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Carter talks re-election, challenger in Bryan County
Congressman Buddy Carter, center, talks with Bryan County Commissioner Rick Gardner, left, and Commissioners Chairman Carter Infinger, right, during a tour of Bryan County Emergency Services Station No. 2 Monday afternoon. - photo by Ted O'Neil

Congressman Buddy Carter confirmed Monday what most political observers were already thinking — that he is indeed running for re-election to a third term.

“You can consider this my official announcement,” he laughed during a visit to Bryan County Monday afternoon. “There’s no doubt.”

Carter, a Republican, represents Georgia’s First Congressional District. He previously was mayor of Pooler and served in the state assembly.

Lisa Ring, chairwoman of the Bryan County Democratic Committee, last month announced she would seek her party’s nomination to challenge Carter in November of 2018. You can read more about that at

Ring in May also filed an ethics complaint with the Federal Election Commission regarding a state senate campaign account Carter kept active after he announced he was running for Congress. Information on that is available at

Carter said a similar complaint was filed against him in 2014 by a Republican primary opponent when he first ran for Congress and that he expects this complaint to also be dismissed.

Carter was in town to tour the new Bryan County Emergency Services Station No. 2 on Daniel Siding Loop Road. The new station, which cost $395,000, was dedicated June 9. You can read more about it at

Carter also talked about health care and other issues during a one-on-one interview with the Bryan County News.

“I’d be in favor of cancelling the August recess if we’re going to get something done and not just spin our wheels,” he said of talk about Congress calling off its annual summer break to focus on health care.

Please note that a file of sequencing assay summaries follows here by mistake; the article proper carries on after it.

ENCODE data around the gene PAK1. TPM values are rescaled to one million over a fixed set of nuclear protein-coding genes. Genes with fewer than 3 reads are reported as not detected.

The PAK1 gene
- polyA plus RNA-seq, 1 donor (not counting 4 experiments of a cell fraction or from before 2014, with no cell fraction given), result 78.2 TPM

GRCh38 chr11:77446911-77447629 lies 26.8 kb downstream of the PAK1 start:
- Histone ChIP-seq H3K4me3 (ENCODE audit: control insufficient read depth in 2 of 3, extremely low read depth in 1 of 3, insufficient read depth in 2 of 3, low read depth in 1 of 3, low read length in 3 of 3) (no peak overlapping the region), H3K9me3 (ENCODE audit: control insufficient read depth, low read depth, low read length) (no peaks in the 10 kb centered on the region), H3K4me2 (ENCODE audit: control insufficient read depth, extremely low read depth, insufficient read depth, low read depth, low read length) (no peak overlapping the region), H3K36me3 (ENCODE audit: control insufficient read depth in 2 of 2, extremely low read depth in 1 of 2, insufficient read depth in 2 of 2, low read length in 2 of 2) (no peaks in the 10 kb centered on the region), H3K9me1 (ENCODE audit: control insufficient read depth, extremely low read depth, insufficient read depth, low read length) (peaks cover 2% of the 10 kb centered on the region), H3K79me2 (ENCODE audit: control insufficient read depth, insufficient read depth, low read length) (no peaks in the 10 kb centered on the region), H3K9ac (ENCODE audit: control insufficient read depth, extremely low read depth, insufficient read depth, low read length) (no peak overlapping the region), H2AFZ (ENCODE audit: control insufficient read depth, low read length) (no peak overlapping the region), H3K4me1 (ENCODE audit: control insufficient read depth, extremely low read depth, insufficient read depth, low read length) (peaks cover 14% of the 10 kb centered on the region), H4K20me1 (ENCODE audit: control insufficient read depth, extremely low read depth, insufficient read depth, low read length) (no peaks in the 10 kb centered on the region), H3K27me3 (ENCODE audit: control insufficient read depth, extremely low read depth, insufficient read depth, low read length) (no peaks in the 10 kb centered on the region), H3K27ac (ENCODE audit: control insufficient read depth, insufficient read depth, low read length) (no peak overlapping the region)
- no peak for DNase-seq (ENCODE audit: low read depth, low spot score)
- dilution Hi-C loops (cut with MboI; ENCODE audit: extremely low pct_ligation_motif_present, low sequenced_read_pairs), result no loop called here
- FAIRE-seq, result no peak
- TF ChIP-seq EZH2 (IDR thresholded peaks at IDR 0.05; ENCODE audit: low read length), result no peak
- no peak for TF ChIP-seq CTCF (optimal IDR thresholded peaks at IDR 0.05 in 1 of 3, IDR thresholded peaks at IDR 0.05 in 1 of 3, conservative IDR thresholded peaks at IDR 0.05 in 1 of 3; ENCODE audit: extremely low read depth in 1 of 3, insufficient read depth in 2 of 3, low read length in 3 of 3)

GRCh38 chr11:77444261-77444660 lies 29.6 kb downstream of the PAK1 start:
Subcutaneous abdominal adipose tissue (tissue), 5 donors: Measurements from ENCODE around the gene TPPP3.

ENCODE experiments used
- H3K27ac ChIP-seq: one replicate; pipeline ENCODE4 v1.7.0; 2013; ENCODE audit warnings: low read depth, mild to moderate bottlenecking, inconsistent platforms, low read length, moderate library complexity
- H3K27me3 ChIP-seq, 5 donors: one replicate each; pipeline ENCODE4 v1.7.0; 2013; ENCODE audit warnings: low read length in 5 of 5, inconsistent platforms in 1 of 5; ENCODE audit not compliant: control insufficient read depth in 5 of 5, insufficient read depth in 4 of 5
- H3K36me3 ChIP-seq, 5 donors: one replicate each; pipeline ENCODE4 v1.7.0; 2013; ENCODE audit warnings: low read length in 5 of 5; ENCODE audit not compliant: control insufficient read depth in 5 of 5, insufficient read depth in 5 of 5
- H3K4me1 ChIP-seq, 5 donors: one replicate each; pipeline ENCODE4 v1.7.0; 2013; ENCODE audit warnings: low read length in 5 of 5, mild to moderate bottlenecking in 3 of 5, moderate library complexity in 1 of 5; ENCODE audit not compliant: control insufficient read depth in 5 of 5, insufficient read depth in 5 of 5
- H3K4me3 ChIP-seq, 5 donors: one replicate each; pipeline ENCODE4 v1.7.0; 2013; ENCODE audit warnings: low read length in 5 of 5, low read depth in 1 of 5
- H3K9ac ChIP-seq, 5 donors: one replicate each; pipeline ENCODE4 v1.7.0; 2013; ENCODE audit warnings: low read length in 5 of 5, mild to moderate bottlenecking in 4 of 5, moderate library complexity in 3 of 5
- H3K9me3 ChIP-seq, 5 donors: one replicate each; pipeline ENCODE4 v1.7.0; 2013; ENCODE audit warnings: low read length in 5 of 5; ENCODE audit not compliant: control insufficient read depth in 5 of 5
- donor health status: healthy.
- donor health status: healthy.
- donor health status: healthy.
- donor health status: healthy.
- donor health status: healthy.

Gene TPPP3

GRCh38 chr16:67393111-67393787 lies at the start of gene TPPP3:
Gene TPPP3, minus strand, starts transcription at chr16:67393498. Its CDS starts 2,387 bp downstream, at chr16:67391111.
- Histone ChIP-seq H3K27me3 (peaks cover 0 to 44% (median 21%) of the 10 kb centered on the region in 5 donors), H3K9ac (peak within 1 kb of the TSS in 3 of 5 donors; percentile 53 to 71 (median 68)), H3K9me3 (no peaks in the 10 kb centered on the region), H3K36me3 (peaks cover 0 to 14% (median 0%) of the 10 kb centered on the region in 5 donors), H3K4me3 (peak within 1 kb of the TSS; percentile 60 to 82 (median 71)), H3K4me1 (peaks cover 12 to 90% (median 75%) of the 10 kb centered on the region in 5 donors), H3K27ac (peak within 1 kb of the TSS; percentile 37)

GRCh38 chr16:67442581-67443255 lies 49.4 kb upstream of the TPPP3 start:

“We’ve got to do something,” Carter added. “The Affordable Care Act is imploding.”

He said some 41 percent of counties nationwide have just one health insurance provider and several have none.

“I don’t know if it will be repeal and replace or just repeal,” he said. “I’d be fine with that too, but the ball is in the Senate’s court. If we go with just repeal, at least we keep the ball moving.”

Carter also touched on the constant feuding between President Donald Trump and the national media.

“The media is important, but we have to stay focused on what the American people elected us to do,” he said. “There’s just so much noise.”

Finally, Carter discussed two bills passed by the house last week dealing with illegal immigration. He voted in favor of what is known as “Kate’s Law,” which would increase penalties for illegal immigrants who are deported and are again caught in the United States.

The law is named after Kate Steinle, who was killed in San Francisco two years ago by an illegal immigrant who returned to the country despite numerous deportations. Carter also voted for a bill to deny federal grants to municipalities that declare themselves as “sanctuary cities” for illegal immigrants.

“That bill would also allow victims of crimes committed by illegal immigrants to sue the so-called sanctuary cities for crimes that occur in them,” he noted.

Carter said no cities in his district have declared themselves as such.

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